Foraging, Diverse Local Food Consumption, and School Connectedness: How Foraging Can Improve Achievement


Michaela Ensweiler





Social Sciences and Comparative Education


PhD Candidate


Chris Jadallah


Grace Donahue as a Research Assistant


The 'Edible Nature' class has been developed in order to educate elementary students on local sources of food - how to consume locally, seasonally, and responsibly. It will reiterate that foods we find in the grocery store are not the only foods we can eat. It will promote sustainability by aiding students in their journey through foodways, food systems, food waste, and interdisciplinary ways of knowing and showing.

Over five courses, students will learn about local foods found in the hills of LA, how to source responsibly and reciprocably, nutrition science, go on a field hike, and hold a cooking competition.


This program is a five-week instensive course that will instruct students on foraging, nutrition, and cooking with the following weekly topics:

Week one: How to forage responsibly and where foraging occurs
Week two: Plant Identification
Week three: Nutrition Basics
Week four: Sage Hill Field Trip
Week five: Cooking Competition with UCLA Test Kitchen Chef, Julia Rhoton

Students will record their experiences and thoughts in a weekly journal as well as record the plants they identify, the nutrition information about said plants, where they find them and what they look and smell, then how they plan to use them in a recipe for the cooking competition.

The class will commence with lessons about foraging spaces in LA and on UCLA campus. We will also learn about foraging in different global spaces. The second week will bring us lessons on plant identification, especially plants in our immediate community to look for on our trip to Sage Hill. The third lesson will lend information on nutrition of these plants specifically and our microbiome. The fourth lesson will give us a chance to use the lessons we've had in a search for edible items on Sage Hill, (though we will not pick or eat these due to health concerns). The fourth lesson will be the culminating cooking competition with foreagable items collected from nearby farming vendors in a cooking competition with UCLA Test Kitchen Chef, Julia Rhoton guiding students through a recipe. Students will get to use their creativity with the foreagable items in customizing their creation.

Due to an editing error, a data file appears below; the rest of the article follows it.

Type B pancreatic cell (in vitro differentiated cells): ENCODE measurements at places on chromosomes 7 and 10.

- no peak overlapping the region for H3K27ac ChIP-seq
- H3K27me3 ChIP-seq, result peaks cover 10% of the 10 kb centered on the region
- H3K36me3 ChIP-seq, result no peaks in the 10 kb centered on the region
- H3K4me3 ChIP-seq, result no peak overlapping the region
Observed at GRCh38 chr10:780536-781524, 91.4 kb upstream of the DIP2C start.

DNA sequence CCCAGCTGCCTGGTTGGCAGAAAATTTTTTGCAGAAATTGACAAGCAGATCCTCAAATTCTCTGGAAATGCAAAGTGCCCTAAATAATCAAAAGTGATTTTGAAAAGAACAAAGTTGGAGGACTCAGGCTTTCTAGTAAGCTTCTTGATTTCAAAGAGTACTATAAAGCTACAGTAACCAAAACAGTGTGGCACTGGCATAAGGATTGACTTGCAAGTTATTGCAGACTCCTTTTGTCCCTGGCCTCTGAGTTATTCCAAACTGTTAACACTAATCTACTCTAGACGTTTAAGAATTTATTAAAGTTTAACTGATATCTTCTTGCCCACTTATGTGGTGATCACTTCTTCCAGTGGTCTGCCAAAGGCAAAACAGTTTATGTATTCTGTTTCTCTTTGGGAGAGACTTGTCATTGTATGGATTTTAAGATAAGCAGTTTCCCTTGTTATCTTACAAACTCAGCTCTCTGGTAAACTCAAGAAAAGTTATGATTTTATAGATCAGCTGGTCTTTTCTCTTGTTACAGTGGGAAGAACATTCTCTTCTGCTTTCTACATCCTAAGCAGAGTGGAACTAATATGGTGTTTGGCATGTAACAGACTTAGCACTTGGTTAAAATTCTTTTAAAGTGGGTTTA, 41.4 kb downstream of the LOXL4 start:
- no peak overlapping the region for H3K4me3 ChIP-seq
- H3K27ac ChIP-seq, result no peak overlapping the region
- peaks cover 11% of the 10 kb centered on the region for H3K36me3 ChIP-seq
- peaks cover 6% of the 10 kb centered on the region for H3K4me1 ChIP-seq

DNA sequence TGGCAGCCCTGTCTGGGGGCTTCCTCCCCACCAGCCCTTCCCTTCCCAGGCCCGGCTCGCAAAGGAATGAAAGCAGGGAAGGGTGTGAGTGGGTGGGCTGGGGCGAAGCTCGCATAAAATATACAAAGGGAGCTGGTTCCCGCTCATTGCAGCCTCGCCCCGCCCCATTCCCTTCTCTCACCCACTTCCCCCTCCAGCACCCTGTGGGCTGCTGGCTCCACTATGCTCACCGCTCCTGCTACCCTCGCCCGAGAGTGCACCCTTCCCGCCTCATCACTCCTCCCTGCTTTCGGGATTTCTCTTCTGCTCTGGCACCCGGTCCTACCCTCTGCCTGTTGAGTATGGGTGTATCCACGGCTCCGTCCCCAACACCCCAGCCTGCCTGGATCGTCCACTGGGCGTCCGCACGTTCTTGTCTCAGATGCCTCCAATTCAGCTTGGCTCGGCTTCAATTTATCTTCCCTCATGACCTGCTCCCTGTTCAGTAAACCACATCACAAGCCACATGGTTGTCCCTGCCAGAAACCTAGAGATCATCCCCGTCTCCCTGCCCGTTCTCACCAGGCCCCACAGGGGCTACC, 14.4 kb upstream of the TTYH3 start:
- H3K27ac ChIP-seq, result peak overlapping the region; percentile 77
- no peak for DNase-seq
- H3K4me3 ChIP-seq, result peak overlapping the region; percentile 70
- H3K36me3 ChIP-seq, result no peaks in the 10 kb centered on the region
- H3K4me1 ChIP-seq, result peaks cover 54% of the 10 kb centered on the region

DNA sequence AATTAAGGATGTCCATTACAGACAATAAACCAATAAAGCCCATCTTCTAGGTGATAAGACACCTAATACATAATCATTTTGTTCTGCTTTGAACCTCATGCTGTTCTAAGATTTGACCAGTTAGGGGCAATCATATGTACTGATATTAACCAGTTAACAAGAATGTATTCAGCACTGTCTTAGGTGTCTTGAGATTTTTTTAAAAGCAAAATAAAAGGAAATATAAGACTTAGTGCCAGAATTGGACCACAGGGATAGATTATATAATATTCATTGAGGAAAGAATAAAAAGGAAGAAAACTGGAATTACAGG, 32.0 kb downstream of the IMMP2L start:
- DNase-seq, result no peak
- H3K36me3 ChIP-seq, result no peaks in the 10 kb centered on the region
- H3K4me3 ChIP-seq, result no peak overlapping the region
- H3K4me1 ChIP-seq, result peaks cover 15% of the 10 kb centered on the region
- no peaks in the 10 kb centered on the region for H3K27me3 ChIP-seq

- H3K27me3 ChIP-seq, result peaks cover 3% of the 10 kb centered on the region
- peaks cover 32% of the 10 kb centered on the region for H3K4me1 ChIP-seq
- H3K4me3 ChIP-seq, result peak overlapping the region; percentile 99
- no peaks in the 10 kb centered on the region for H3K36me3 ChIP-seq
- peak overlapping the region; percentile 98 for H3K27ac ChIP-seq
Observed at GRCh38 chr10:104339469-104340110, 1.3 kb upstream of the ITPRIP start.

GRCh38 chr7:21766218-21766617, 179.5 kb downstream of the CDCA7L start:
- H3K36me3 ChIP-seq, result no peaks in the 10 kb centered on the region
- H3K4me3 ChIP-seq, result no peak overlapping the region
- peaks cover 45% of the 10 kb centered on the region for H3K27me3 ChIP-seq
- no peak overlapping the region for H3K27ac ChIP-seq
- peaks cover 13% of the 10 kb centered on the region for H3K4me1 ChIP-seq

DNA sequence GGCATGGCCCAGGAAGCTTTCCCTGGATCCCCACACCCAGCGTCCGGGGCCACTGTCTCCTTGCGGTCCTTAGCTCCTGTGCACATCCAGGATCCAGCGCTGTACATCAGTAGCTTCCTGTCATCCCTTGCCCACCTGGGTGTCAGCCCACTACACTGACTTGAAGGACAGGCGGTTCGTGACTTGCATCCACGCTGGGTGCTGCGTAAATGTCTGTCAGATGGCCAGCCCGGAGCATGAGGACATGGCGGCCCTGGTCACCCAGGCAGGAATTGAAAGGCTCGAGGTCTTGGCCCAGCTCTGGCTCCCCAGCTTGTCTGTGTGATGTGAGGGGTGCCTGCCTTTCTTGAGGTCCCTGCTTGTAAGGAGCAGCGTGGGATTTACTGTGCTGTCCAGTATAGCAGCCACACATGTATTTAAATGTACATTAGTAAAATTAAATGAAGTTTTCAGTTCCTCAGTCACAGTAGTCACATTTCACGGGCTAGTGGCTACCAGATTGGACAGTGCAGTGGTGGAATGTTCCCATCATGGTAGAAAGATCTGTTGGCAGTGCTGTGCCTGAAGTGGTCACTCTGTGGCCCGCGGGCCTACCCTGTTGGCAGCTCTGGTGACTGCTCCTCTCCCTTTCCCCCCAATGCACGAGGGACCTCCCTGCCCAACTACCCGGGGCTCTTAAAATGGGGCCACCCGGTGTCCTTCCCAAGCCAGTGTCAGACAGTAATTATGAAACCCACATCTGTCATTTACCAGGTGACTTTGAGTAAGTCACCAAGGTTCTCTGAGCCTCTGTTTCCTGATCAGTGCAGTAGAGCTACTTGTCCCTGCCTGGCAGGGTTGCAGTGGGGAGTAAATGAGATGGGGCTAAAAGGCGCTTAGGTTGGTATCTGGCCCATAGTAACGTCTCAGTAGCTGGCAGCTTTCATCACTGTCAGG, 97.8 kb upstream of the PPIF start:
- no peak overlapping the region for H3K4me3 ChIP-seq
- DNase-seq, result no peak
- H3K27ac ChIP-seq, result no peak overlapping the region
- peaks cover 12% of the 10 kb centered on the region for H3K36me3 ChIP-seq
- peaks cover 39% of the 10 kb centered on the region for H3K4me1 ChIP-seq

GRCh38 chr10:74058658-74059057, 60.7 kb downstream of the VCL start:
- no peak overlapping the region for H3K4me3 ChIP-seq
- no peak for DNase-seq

This instensive and high-fidelity guided course will provide students with a basic knowledge of:
what foraging is how to forage safely, responsibly, and reciprocably;
where and how foraging is done in other global spaces;
to record and see first-hand the local plants that are edible on our campus;
to address issues related to health, nutrition, physical activity, and nutrition and how this contributes to overall wellness;
to learn about cooking and preparing food safely and appropriately;
to be in safe community with those around us (human and more-than-human systems).

We would also like to ask if this class increases students' fruit and vegetable consumption - specifically locally grown and available fruits and vegetables as well as if these activities increase school and community connectedness.


Students will learn about sustainably sourcing food in a reciprocal way with nature and why that has many benefits to us, the planet, and our communal health.